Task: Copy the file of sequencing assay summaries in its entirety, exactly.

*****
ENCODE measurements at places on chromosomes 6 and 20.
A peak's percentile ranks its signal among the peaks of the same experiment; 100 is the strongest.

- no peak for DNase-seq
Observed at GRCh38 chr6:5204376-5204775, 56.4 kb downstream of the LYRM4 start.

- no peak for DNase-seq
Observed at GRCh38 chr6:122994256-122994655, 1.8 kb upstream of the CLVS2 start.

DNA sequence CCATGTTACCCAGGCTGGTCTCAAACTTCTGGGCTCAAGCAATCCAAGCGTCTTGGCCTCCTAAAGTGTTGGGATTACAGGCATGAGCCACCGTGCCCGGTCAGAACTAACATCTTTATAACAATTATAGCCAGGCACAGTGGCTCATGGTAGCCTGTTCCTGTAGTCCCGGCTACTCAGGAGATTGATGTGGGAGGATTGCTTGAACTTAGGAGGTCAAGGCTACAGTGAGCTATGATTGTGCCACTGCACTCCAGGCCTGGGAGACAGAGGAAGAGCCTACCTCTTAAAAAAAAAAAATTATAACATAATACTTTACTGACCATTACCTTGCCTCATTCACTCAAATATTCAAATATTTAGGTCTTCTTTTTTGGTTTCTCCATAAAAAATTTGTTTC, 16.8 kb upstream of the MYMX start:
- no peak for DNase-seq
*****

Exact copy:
ENCODE measurements at places on chromosomes 6 and 20.
A peak's percentile ranks its signal among the peaks of the same experiment; 100 is the strongest.

- no peak for DNase-seq
Observed at GRCh38 chr6:5204376-5204775, 56.4 kb downstream of the LYRM4 start.

- no peak for DNase-seq
Observed at GRCh38 chr6:122994256-122994655, 1.8 kb upstream of the CLVS2 start.

DNA sequence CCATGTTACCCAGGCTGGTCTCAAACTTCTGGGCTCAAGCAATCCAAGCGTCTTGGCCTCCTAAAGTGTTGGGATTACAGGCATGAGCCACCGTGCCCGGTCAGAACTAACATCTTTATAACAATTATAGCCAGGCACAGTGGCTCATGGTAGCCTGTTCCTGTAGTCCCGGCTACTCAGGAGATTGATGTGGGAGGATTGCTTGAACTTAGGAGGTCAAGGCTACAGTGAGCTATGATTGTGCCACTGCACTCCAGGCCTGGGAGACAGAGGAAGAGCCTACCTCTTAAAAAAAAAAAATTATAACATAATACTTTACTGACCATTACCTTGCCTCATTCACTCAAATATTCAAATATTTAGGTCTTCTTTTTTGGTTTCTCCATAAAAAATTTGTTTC, 16.8 kb upstream of the MYMX start:
- no peak for DNase-seq